Oh, what a tangled web we weave when first we practice to deceive!
You’d have to be high to think you could get away with it.
It’s the middle ground between light and shadow, between medical science and stupidity, and it lies between the pit of man's desires and the summit of his bank account. This is the dimension of disintegration. It’s an area which we call the Indictment Zone.
In a recent set of go-rounds with the Department of Justice, the so-called company model of anesthesia services took a major hit: Jonathan Daitch, M.D., just agreed to a $1.718 million civil settlement and Michael Frey, M.D., plead guilty in a criminal prosecution.
Ride along with Mark as he discusses the settlement by Sutter Health and a cardiac surgery group involving allegations that exclusive contracts, coverage stipends, and medical director fees were kickbacks to reward referrals. Avoid the same fate.
Telemedicine is the future.
One thing’s for certain, it will be no more walk in the park for the seven defendants convicted for their roles in a bribe and kickback scheme related to referring patients to Forest Park Hospital, a now defunct chain of Texas facilities.
Former CEO Michael Babich pleaded guilty last week to charges related to the plethora of kickback allegations surrounding Insys Therapeutics, Inc., and its fentanyl drug, Subsys.
In a recent set of go-rounds with the Department of Justice, the so-called company model of anesthesia services took a major hit: One alleged co-conspirator, Jonathan Daitch, M.D., just agreed to a $1.718 million civil settlement and another, Michael Frey, M.D., plead guilty in a criminal prosecution.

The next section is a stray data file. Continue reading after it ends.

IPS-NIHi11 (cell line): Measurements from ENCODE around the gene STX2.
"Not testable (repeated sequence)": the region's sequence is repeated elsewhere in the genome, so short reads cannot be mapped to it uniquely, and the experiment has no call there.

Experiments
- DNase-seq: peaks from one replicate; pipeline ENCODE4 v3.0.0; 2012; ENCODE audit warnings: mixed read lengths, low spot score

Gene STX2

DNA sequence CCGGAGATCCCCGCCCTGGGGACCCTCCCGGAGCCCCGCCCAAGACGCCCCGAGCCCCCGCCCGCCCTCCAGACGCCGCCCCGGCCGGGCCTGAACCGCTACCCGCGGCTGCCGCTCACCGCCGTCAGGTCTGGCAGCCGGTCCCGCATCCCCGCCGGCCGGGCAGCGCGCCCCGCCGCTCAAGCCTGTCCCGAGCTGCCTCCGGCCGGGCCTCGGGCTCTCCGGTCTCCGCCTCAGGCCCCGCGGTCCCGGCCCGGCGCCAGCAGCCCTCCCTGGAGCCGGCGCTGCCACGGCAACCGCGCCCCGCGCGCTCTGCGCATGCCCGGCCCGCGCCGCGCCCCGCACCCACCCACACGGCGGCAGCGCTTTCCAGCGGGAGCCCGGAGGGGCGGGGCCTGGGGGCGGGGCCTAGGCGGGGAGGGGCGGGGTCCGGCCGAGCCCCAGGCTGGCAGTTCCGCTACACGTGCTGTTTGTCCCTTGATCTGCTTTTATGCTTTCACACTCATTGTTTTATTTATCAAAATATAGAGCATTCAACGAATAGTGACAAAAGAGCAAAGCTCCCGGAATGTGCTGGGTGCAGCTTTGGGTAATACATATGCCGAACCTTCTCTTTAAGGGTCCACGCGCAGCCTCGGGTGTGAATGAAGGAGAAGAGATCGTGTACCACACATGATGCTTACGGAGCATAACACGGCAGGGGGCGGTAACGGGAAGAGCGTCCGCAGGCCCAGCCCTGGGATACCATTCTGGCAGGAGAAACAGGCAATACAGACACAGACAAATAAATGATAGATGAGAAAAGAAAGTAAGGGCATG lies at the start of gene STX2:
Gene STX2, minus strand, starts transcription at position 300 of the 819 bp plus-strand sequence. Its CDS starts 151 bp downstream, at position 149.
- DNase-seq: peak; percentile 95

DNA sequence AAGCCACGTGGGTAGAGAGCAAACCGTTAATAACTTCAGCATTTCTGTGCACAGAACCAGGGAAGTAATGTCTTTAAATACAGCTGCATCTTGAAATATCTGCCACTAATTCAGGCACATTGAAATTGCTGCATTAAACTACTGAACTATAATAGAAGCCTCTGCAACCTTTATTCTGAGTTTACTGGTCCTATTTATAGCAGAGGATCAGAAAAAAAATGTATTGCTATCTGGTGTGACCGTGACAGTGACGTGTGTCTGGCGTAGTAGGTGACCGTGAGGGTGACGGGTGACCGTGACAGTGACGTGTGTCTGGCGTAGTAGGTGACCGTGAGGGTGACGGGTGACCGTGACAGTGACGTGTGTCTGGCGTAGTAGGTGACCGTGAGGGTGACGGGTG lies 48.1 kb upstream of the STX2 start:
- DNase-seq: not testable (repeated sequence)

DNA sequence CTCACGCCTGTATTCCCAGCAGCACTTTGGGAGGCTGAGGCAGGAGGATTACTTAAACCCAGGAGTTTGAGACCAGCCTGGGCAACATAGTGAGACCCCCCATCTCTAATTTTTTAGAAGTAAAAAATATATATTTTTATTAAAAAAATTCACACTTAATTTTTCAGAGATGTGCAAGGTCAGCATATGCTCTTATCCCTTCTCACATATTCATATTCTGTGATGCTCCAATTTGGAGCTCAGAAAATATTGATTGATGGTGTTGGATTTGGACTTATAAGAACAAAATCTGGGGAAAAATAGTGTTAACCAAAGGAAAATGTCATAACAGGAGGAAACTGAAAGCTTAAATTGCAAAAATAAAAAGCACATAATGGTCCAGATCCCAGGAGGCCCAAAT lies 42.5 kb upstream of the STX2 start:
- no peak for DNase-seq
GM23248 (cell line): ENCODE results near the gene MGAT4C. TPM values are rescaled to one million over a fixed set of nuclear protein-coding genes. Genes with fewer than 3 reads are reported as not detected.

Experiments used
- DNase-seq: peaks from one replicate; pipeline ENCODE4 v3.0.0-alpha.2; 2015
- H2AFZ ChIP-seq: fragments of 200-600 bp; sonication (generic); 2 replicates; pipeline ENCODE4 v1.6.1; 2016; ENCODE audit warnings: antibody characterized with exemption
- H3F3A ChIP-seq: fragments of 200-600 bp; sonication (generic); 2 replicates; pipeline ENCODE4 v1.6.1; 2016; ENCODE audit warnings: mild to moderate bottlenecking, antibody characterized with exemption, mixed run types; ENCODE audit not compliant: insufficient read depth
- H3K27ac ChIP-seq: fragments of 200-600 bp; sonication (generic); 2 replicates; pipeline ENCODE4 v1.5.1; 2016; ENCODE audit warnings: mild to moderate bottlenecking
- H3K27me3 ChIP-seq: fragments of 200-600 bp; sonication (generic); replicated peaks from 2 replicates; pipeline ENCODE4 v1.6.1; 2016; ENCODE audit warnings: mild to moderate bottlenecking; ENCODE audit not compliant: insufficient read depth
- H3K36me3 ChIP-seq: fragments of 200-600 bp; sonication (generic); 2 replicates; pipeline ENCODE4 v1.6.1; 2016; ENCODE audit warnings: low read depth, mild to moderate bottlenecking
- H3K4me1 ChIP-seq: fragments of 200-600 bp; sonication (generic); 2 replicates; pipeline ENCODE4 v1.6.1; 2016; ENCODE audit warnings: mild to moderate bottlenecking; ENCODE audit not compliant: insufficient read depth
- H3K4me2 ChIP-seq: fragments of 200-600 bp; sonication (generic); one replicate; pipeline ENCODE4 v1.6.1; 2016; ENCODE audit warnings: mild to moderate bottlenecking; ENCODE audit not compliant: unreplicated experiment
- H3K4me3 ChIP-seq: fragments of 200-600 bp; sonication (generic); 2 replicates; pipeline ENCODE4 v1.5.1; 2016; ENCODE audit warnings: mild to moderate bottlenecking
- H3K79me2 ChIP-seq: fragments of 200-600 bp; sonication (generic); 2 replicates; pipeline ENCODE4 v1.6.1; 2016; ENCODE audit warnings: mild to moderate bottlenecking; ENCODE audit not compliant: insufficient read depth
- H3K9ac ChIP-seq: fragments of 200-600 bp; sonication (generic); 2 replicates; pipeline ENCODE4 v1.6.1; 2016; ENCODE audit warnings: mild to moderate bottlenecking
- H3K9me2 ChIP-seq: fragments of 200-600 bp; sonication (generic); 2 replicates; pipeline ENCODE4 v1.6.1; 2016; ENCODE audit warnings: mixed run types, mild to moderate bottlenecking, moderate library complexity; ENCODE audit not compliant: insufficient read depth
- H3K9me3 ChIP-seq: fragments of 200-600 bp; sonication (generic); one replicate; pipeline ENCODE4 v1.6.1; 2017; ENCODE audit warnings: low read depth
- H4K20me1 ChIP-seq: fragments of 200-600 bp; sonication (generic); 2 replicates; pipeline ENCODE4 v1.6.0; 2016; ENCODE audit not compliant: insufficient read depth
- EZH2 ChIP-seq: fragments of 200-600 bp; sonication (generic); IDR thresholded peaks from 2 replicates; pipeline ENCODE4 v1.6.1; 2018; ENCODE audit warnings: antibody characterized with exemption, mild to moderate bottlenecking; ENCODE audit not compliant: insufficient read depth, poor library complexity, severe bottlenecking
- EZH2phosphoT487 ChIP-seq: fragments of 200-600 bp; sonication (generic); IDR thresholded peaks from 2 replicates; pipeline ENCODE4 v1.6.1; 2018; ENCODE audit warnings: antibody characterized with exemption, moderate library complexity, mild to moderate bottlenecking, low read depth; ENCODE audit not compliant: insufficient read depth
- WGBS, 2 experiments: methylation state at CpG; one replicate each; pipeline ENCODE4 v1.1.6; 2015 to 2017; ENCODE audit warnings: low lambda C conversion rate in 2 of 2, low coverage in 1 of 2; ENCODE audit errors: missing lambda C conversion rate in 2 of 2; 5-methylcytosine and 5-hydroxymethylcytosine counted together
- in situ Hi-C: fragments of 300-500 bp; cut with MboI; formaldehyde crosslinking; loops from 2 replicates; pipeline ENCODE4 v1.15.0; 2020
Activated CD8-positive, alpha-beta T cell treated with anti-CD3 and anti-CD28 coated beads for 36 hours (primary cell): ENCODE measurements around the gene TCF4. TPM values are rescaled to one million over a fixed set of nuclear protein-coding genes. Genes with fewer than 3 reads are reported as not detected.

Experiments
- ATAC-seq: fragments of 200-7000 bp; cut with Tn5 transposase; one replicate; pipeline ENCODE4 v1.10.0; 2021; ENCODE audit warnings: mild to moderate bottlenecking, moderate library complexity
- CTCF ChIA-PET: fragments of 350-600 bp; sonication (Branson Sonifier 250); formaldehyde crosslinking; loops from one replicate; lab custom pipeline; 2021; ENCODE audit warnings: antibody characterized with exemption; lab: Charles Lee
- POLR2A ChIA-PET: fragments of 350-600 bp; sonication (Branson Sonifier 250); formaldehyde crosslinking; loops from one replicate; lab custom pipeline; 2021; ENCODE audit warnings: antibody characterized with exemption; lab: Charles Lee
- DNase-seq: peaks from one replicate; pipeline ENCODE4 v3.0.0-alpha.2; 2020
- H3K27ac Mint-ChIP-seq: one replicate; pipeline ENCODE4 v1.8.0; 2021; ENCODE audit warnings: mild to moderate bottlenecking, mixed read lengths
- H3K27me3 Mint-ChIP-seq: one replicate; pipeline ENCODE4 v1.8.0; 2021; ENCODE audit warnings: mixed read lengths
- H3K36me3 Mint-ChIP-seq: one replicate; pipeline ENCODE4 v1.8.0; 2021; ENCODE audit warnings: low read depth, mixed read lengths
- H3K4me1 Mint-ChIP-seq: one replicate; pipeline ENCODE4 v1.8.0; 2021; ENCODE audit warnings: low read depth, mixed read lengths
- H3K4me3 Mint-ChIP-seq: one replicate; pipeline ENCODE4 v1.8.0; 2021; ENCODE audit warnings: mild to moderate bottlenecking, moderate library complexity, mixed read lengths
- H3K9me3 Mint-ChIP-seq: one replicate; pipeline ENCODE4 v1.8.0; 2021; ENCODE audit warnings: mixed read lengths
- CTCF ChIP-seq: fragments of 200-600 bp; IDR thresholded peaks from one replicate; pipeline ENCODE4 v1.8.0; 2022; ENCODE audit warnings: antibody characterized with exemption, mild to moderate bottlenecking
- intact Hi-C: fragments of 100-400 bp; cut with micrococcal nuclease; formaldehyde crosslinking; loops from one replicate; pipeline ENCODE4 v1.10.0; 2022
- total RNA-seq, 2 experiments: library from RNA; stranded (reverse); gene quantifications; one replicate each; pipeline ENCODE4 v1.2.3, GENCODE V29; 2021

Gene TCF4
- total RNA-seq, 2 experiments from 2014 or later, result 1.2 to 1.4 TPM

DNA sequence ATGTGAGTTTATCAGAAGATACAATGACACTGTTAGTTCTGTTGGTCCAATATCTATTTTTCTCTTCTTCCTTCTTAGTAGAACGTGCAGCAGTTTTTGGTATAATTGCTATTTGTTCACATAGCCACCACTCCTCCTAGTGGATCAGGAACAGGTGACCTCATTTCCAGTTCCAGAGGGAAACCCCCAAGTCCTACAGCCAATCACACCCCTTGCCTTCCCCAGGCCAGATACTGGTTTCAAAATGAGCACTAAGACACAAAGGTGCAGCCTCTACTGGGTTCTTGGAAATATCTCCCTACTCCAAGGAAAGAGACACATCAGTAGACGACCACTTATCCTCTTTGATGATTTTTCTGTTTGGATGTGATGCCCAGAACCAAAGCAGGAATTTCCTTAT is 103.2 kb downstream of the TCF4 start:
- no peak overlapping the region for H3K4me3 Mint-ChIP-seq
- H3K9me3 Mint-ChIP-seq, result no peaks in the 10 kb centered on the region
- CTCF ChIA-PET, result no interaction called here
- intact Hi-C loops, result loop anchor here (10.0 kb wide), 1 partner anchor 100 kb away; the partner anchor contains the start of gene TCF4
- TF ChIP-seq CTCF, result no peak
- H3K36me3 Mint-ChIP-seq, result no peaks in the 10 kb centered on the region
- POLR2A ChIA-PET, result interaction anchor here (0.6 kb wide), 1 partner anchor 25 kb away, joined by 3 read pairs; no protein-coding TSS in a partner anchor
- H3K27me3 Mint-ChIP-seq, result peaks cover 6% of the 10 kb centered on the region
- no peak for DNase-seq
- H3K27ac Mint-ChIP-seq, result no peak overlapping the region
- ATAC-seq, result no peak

Last week, the U.S. Department of Justice announced that nurse practitioner Candace Craven pleaded to a telemedicine health care fraud scheme that bilked TriCare out of more than $65 million in connection with “compounded pain creams” that appear to me to actually be illegally manufactured drugs.
Although she’s yet to be sentenced, Ms. Craven will probably head off to federal prison. In addition to being supervised by the guards, she’ll likely also be subject, in a manner of speaking, to physician supervision: two physicians involved in the same scam, Drs. Carl Lindblad and Susan Vergot, pleaded guilty earlier this year in connection with their involvement in the same scam and are awaiting sentencing.
Ms. Craven admitted to conducting sham “telemedicine” evaluations that resulted in the prescription of exorbitantly expensive compounded medications to patients that she never saw or examined in person.
According to her plea, a team worked to recruit and pay Marines, primarily from the San Diego area, and their dependents – all TriCare beneficiaries – to obtain compounded medications that would be paid for by the TriCare program, a federal healthcare program.
The so-called patients’ info was sent to Choice MD, the Tennessee medical clinic owned by Drs. Carl Lindblad and Susan Vergot, which was Ms. Craven’s employer.